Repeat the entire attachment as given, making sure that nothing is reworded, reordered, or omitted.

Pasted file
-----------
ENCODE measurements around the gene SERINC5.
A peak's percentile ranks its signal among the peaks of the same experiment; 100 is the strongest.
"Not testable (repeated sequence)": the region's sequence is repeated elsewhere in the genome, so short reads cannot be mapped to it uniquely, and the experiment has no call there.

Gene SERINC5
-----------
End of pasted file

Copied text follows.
ENCODE measurements around the gene SERINC5.
A peak's percentile ranks its signal among the peaks of the same experiment; 100 is the strongest.
"Not testable (repeated sequence)": the region's sequence is repeated elsewhere in the genome, so short reads cannot be mapped to it uniquely, and the experiment has no call there.

Gene SERINC5